What Assets Should Not Be In a Trust?
California Trust Exclusions
When it comes to estate planning, one option that individuals often consider is creating a trust. A trust offers numerous benefits, such as avoiding probate and providing for the seamless transfer of assets upon the creator’s passing. However, it is essential to understand that not all assets should be included in a trust. In California, certain assets are ineligible for inclusion in a trust. This blog post aims to shed light on the assets that should not be in a trust in California.
What assets should not be in a trust?
Certain types of assets in California are generally not recommended to be placed in a trust. These include:
- Retirement Accounts: Retirement accounts such as 401(k)s, IRAs and 403(b)s should not be put in a living trust. That is because these accounts already have designated beneficiaries and are not subject to probate. Additionally, transferring these accounts into a trust could lead to immediate taxation.
- Health Savings Accounts (HSAs) and Medical Savings Accounts (MSAs): The accounts are intended to be owned by an individual, not a trust. Transferring them into a trust could trigger tax consequences.
- Life Insurance Policies: Life insurance policies should not be put in a living trust as they already have named beneficiaries. However, in some instances, particularly for wealthy individuals, an irrevocable life insurance trust may be created. This is to keep life insurance death benefits outside their taxable estate.
- UTMA or UGMA Accounts: Uniform Transfers to Minors Act (UTMA) or Uniform Gifts to Minors Act (UGMA) accounts are custodial accounts owned by the minor and thus cannot be transferred into a trust.
- Motor Vehicles: Regular vehicles are typically not recommended to be put in a trust due to the complexity of transferring the title and potential tax implications. However, high-value collectible cars expected to be appreciated may be an exception.
- Specific Business Interests: Depending on the operating agreement, transferring interests in Limited Liability Companies (LLCs) may require approval from most owners. Once transferred, the voting ability remains with you, but your ownership share will fall to the trust.
It’s essential to consult with a professional in estate planning to understand the best way to manage your assets. The above guidelines are general, and individual circumstances may warrant different approaches.
Fiduciary Duties of the Trust
In California, when assets are placed in a trust, the trustee has a fiduciary duty to the trust’s beneficiaries. This fiduciary duty is a legal obligation to act in the best interest of the beneficiaries. The trustee must manage the trust property responsibly, make unbiased decisions about distributions, and balance the interests of all beneficiaries when making decisions about the trust.
The fundamental duties of a trustee include:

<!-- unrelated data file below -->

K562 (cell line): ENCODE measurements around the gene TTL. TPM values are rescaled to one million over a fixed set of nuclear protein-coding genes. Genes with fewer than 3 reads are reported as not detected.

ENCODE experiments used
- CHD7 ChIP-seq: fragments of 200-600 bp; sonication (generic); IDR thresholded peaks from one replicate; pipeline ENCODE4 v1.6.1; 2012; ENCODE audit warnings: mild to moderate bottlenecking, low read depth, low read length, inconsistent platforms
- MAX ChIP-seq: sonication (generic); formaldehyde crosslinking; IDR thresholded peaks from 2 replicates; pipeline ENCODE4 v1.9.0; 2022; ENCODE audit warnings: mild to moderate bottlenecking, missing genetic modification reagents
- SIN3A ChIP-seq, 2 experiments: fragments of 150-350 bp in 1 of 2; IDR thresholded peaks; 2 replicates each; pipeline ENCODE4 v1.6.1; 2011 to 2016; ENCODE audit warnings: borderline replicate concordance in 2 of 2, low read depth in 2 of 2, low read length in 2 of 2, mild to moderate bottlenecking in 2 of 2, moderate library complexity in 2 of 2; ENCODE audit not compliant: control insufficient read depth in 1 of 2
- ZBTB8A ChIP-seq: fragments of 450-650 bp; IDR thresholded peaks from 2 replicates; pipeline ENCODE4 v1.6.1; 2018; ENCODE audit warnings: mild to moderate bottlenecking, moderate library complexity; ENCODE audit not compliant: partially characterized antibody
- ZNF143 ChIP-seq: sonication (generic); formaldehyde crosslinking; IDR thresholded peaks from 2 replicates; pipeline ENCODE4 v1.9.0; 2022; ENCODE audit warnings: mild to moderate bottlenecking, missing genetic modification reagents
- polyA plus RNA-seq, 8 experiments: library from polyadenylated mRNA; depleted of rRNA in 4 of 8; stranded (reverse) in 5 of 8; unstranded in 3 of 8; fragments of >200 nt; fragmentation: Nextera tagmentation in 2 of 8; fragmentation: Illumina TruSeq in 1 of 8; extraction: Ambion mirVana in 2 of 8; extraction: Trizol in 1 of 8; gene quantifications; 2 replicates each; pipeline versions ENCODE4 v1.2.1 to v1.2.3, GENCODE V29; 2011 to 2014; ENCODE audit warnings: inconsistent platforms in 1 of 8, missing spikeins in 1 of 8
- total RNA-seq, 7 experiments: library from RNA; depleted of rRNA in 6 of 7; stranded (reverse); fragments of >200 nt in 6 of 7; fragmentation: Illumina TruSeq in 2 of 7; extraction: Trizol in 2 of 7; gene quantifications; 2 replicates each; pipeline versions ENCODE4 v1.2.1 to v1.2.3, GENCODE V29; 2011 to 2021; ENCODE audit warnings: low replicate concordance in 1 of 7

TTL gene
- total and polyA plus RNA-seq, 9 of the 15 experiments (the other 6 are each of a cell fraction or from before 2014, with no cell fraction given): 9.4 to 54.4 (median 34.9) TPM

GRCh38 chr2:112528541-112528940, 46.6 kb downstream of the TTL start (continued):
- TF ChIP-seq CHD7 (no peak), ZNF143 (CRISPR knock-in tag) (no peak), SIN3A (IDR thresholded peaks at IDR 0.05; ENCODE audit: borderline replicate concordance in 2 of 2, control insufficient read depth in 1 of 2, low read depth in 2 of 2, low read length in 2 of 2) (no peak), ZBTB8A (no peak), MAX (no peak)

- Duty of Good Faith and Loyalty: The trustee must act in the best interest of the beneficiaries and avoid conflicts of interest. That includes not using the trust’s property for the trustee’s profit or benefit.
- Duty of Reasonable Skill and Diligence: The trustee is expected to manage the trust assets with the same degree of skill and care that a reasonably prudent person would use. Suppose the trustee has exceptional skills, such as managing money. Then, they are expected to fully utilize those skills in executing their duties.
- Duty to Give Personal Attention: The trustee must personally attend to the administration of the trust and cannot delegate this responsibility to others.
- Duty to Keep and Render Accounts: The trustee must keep accurate records of the trust’s assets, income, and expenses and provide this information to the beneficiaries.
Division 9, Part 4 of the state’s Probate Code outlines the trustee’s fiduciary duties in California.
These duties include administering the trust following the trust instrument, following written instructions given to the trustee, handling multiple beneficiaries with impartiality, and taking reasonable steps to maintain control of and preserve the trust’s property.
Breaching Fiduciary Duty
A breach of fiduciary duty occurs when a trustee fails to fulfill these responsibilities. That can result in legal consequences, including the trustee being required to pay back lost money and potentially facing fines or jail time. In California, remedies for breach of fiduciary duty encompass monetary damages, attorney fees, and court costs. Additionally, if the fiduciary acted with malice, oppression, or fraud, punitive damages may be awarded to penalize further and deter such conduct.
Consequences of Breaching a Fiduciary or Trustee Duty
Further, when trustees breach their duties, they may face various consequences. This includes:
- Personal Liability: The trustee may be liable for any losses the trust beneficiaries suffer due to the breach.
- Removal from Position: Beneficiaries may be able to have the trustee removed from their position and replaced with another trustee.
- Monetary and Non-Monetary Damages: A breach of trust can lead to financial or non-monetary damages for the beneficiaries.
- Legal Action: The trustee could face legal action, court expenses, and attorney fees.
Some common examples of trustee breaches of duty include self-dealing, negligence, imprudent investments, and failure to distribute trust income. Trustees need to fulfill their responsibilities and act in the best interests of the beneficiaries to avoid these consequences.
More on your Trustee Breaching their Trustee Duties
Need more information on Trust Litigation? Or, to ensure they are following their trustee’s duties or even removing a trustee, check out our complete overview of California Trust Litigation, available on our website. If you have more questions about your rights as a Beneficiary and what you should know moving forward.
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